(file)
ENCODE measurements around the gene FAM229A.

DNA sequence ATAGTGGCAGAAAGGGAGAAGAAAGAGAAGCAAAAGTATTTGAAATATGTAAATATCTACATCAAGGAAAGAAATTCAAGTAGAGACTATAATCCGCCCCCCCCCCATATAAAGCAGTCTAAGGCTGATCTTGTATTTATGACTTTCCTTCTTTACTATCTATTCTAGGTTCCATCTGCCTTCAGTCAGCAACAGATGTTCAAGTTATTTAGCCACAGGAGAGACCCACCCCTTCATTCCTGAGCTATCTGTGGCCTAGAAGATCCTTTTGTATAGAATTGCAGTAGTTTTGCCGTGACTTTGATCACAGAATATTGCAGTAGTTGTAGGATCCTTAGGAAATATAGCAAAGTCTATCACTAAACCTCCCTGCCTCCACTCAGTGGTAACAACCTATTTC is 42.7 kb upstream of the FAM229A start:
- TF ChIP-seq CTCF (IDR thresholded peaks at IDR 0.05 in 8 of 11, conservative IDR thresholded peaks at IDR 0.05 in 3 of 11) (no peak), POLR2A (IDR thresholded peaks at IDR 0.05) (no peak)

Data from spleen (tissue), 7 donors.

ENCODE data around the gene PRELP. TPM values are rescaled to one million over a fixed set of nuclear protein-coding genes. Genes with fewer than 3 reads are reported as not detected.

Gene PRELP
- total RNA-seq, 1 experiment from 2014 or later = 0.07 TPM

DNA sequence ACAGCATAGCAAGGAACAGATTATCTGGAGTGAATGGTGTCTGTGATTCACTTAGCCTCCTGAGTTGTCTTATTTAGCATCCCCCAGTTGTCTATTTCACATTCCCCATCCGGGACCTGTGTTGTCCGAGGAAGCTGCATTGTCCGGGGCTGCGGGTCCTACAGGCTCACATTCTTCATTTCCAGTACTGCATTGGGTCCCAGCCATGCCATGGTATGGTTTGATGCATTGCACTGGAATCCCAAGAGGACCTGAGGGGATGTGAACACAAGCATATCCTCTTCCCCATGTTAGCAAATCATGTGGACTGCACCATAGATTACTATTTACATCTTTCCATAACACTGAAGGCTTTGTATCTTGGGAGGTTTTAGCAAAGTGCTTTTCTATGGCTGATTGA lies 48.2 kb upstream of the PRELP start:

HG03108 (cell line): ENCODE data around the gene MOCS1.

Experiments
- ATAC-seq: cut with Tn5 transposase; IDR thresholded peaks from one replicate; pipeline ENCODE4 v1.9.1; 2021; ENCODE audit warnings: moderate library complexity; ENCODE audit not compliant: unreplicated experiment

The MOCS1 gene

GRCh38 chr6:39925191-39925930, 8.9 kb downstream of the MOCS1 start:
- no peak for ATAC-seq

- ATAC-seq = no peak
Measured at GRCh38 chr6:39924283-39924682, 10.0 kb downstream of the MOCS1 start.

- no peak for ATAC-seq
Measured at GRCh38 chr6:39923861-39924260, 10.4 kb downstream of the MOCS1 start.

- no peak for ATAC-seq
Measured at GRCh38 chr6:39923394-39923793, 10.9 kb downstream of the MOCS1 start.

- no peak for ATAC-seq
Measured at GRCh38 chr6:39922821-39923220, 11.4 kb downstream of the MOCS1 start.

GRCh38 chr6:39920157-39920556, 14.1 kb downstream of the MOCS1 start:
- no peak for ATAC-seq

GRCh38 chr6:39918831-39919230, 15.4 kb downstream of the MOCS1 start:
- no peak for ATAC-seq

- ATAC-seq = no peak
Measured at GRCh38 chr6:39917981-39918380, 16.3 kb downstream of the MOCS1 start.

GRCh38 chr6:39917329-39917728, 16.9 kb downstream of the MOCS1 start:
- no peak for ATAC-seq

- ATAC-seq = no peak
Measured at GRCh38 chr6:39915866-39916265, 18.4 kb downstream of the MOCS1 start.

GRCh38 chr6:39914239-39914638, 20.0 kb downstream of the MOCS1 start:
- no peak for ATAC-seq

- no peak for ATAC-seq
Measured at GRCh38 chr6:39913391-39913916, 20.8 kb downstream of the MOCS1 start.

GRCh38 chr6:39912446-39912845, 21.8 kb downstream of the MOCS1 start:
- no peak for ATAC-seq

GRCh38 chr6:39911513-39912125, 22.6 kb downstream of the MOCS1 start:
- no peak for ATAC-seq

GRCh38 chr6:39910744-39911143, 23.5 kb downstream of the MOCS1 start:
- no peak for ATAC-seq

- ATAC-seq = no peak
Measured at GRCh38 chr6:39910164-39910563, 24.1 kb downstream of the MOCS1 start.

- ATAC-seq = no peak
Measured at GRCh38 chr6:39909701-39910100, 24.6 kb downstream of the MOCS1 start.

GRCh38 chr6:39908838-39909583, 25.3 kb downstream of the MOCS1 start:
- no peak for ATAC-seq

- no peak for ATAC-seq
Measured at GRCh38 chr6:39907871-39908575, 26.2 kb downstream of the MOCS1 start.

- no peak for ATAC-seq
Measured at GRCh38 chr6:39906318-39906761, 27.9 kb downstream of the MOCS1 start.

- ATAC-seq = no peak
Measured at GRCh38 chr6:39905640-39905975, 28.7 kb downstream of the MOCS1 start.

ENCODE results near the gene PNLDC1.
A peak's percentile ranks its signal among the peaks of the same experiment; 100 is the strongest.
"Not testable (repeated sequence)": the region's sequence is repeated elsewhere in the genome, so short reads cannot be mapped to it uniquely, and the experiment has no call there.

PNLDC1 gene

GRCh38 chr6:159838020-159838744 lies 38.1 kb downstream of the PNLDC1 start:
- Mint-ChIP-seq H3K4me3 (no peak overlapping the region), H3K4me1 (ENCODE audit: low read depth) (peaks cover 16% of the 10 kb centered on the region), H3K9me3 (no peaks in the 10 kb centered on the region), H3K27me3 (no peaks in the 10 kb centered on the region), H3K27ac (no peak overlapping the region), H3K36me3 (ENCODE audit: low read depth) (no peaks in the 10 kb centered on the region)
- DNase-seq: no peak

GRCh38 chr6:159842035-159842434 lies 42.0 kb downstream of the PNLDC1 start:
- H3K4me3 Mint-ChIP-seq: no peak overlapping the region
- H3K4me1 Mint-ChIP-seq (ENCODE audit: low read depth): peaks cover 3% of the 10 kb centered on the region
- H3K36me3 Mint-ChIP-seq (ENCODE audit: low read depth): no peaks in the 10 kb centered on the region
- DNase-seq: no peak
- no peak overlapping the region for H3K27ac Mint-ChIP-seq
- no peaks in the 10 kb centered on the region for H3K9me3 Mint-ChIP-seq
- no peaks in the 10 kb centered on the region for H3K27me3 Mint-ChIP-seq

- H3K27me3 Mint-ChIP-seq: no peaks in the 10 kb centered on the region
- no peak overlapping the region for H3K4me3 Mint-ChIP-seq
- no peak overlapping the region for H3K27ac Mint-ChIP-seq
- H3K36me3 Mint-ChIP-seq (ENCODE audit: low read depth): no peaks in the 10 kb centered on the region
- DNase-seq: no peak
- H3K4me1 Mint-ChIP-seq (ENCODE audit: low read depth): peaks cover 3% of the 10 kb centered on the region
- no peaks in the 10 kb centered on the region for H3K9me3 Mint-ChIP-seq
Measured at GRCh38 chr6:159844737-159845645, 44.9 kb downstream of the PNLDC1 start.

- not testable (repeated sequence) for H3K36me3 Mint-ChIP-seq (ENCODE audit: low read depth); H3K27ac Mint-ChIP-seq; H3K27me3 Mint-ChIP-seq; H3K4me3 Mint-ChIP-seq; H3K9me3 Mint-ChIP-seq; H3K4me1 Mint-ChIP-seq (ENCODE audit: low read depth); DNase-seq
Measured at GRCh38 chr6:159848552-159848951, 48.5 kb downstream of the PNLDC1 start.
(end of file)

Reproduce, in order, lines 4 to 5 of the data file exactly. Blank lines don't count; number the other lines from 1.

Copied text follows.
Data from spleen (tissue), 7 donors.

ENCODE data around the gene PRELP. TPM values are rescaled to one million over a fixed set of nuclear protein-coding genes. Genes with fewer than 3 reads are reported as not detected.